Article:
Arms Control Issues Featured at Burton Award Session
Editor's Note: This story was written for APS News by Jordan Raddick.
"How do you assess something as successful when it didn't work at all?" asked George Lewis of MIT, one of the recipients of this year's Joseph A. Burton Forum Award, given annually by APS to recognize physicists who work towards resolving issues of physics in society. Lewis said that the Army assessed the Patriot missile, used in the Persian Gulf War to shoot down enemy missiles, to be 61% successful. However, analysis of news media footage showed that almost every Patriot missed its target. With President Bush likely to pursue plans for a National Missile Defense system, Lewis said, determining the effectiveness of antimissile missiles is important. "We only have one experience with ballistic missile defense," Lewis said of the Patriot.
Lewis was one of three arms control physicists to receive this award, which was given at this year's April meeting in Washington, DC. All three-Lewis, David Wright, and Lisbeth Gronlund-spoke about arms control issues during the prize session.
Lewis said that the Army classified all data it used in its analysis of the Patriot's performance during the war; however, its methodology was unclassified. Its definition of success required only that the Patriot arrived at its programmed intercept point, and that the missile it was defending against caused no significant ground damage. This methodology allowed the Army to declare the Patriot successful even if the Patriot missed the other missile completely. Lewis said that since the Patriot data were unavailable, it was fortunate that such good video was available for independent analysis. "Physics cannot be classified," he said, in response to a question about how analysis could be done without access to classified data.
David Wright, of MIT and the Union of Concerned Scientists (UCS), spoke about how he used knowledge of North Korea's previous missile tests to estimate the state of that country's current missile program. In 1998, North Korea launched a three-stage missile over Japan in an attempted satellite launch. Japanese Navy vessels knew where each stage of the missile splashed down; Wright used these data to calculate the missile's speed when each stage separated, from which he calculated each stage's thrust. He compared these data to data from previous North Korean missile tests to estimate the current technological level of the North Korean missile program. Since North Korea is considered a primary potential missile threat to the United States, a technical understanding of their missile program is valuable input to the debate over national missile defense. "By doing a relatively simple technological analysis," Wright said, "you can learn interesting things."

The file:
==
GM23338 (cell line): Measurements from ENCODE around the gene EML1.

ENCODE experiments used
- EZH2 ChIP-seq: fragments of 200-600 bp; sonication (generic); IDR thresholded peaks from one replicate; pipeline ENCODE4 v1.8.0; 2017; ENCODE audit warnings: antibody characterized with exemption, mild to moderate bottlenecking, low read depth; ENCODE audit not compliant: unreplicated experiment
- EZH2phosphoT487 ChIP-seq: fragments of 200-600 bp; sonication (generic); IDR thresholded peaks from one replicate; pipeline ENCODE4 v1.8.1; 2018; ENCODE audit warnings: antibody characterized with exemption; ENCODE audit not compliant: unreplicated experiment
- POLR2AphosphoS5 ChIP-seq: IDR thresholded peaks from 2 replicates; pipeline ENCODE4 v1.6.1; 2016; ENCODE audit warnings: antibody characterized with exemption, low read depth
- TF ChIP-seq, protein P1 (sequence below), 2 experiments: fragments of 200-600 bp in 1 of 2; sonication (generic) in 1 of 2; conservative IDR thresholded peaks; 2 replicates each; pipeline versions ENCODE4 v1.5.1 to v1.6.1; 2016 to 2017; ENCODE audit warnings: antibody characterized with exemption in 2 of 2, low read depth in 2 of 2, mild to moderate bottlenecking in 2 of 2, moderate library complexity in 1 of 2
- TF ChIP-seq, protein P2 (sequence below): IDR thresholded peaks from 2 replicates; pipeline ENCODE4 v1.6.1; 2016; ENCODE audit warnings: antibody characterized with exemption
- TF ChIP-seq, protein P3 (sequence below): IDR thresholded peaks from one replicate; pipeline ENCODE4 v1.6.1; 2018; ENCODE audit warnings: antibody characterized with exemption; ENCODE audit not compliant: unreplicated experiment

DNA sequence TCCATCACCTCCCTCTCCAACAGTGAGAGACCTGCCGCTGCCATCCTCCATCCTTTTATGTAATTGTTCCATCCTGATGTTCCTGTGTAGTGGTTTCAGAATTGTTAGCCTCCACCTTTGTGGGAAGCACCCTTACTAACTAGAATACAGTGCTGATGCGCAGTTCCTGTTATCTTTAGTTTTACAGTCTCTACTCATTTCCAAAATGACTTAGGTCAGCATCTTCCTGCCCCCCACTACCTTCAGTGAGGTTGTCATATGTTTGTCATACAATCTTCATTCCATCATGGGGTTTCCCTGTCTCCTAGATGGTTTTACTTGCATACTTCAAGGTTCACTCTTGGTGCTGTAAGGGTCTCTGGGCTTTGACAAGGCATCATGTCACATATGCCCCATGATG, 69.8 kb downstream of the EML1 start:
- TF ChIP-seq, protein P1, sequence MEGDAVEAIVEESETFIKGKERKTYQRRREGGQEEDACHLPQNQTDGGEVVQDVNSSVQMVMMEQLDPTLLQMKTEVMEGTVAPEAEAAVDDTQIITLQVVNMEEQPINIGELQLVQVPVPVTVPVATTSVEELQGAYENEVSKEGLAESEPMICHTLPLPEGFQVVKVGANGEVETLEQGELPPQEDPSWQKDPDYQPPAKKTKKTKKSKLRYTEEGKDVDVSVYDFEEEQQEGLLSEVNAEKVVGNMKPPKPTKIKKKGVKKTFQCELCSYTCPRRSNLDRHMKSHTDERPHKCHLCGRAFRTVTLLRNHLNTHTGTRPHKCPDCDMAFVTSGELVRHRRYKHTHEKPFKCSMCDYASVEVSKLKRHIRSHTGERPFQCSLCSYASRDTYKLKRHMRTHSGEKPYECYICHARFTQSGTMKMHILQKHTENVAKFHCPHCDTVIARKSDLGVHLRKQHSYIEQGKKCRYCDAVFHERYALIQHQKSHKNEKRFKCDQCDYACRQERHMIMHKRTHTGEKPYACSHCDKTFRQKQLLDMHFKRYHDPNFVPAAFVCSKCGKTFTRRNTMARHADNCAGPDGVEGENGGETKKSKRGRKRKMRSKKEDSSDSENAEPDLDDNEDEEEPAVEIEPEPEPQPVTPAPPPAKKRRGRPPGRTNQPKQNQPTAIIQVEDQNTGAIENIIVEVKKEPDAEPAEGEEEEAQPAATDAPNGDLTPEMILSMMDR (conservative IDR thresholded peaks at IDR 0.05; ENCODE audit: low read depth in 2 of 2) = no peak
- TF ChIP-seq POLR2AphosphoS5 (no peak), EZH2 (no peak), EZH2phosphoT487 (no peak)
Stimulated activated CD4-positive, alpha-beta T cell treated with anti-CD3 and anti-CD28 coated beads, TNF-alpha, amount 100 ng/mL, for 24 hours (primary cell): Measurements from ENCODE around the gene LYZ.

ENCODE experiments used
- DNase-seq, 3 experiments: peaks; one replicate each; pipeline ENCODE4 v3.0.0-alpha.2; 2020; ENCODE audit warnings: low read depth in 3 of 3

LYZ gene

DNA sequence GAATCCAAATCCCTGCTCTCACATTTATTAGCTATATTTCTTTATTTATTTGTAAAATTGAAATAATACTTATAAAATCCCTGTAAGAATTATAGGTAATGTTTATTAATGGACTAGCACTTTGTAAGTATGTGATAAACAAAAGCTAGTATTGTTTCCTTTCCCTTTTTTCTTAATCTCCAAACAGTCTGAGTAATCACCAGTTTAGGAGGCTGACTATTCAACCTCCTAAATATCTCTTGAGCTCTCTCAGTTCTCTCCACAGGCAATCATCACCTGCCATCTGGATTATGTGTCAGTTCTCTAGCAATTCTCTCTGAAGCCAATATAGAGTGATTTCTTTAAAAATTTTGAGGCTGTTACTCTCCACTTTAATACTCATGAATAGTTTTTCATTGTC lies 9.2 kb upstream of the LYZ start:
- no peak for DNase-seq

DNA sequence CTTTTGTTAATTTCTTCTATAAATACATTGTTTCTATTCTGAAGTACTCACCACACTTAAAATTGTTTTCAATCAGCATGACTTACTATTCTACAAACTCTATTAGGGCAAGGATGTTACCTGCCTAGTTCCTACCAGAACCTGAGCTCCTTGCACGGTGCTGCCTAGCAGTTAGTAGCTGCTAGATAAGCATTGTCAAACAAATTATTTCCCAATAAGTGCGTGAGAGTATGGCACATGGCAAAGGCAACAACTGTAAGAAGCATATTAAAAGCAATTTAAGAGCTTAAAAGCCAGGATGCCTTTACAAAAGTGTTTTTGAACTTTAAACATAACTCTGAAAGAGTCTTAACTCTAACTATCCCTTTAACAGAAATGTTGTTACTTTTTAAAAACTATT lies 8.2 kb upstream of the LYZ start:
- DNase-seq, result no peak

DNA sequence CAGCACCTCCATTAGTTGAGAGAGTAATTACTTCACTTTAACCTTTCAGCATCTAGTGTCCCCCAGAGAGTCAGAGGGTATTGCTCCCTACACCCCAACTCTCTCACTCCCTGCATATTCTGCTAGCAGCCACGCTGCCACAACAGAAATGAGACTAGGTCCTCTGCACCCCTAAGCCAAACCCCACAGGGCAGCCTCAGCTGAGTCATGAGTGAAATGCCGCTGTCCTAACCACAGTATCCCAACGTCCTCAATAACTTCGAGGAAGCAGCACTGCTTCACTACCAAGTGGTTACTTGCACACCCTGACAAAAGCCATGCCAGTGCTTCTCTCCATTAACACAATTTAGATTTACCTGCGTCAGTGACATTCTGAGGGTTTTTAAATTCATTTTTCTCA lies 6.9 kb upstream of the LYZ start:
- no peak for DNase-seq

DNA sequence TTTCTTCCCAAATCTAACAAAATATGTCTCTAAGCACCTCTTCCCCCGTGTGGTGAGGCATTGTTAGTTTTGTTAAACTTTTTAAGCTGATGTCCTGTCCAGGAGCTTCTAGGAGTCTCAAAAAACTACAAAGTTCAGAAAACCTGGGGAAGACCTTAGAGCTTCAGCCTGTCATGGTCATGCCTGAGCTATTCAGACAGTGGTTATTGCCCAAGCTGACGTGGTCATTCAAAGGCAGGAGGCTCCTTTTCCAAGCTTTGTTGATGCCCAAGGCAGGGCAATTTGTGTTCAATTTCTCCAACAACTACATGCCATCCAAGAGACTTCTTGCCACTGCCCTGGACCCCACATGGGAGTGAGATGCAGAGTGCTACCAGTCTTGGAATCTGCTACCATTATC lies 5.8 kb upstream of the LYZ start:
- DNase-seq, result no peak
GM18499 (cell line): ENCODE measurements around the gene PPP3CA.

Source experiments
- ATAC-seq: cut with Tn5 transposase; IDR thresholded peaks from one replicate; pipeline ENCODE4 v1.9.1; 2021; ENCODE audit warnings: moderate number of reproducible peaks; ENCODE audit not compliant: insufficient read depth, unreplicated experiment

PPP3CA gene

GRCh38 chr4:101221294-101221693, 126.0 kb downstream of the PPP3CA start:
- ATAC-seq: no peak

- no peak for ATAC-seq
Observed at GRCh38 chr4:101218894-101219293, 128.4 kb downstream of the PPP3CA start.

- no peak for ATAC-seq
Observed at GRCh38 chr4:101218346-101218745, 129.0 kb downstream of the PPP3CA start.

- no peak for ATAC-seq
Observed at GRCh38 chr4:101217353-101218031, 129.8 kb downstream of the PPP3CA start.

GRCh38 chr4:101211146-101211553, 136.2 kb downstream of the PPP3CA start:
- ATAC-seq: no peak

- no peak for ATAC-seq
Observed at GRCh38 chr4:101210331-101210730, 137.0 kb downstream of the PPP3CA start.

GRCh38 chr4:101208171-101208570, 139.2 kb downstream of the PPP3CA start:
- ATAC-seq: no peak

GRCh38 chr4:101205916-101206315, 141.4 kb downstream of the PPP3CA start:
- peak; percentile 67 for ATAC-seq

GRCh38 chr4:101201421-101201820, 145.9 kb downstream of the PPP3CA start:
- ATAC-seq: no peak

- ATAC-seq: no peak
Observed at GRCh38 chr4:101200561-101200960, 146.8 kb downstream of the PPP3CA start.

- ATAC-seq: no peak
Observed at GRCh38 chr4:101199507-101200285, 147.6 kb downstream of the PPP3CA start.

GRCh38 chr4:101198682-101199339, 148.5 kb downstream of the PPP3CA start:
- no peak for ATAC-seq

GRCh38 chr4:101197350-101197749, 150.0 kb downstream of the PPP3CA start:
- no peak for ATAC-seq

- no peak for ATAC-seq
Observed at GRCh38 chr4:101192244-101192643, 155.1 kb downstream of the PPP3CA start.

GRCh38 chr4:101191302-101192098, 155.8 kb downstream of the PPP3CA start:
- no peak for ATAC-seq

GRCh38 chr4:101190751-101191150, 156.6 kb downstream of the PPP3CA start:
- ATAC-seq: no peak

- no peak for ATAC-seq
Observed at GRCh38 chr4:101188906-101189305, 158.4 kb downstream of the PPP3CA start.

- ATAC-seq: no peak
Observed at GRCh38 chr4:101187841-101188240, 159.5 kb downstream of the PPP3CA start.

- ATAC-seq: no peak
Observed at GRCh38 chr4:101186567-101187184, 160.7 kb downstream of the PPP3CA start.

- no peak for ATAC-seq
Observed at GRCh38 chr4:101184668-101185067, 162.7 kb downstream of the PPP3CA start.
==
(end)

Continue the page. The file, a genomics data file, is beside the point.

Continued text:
The third award recipient, Lisbeth Gronlund from UCS and MIT, spoke about the testing that would be required to gauge the effectiveness of a National Missile Defense system. She said that there is a law that requires new military hardware to be tested thoroughly before it is bought. "This is a rational attempt to make sure the US buys systems that work," she said. However, under President Clinton, the Pentagon decided that rather than consider the procurement decision to be about buying a certain number of interceptors, they would consider it to be a decision to buy a National Missile Defense system, therefore exempting it from the legal requirement. Clinton's plan, which Bush will likely renew, calls for the President to decide whether to purchase the interceptors in 2003, before operational tests begin.
Gronlund said that, according to a leak from a classified document, the Pentagon wanted to have 95% statistical confidence that the National Missile Defense system would be 95% effective against ballistic missiles. To achieve this level of confidence and effectiveness, the system would have to succeed forty-seven times out of fifty tests, and would have to repeat this performance across a wide range of missile approach trajectories, day and nighttime conditions, and enemy countermeasures. Gronlund stated that the military would not be able to conduct all the tests required to obtain the confidence and effectiveness it seeks.
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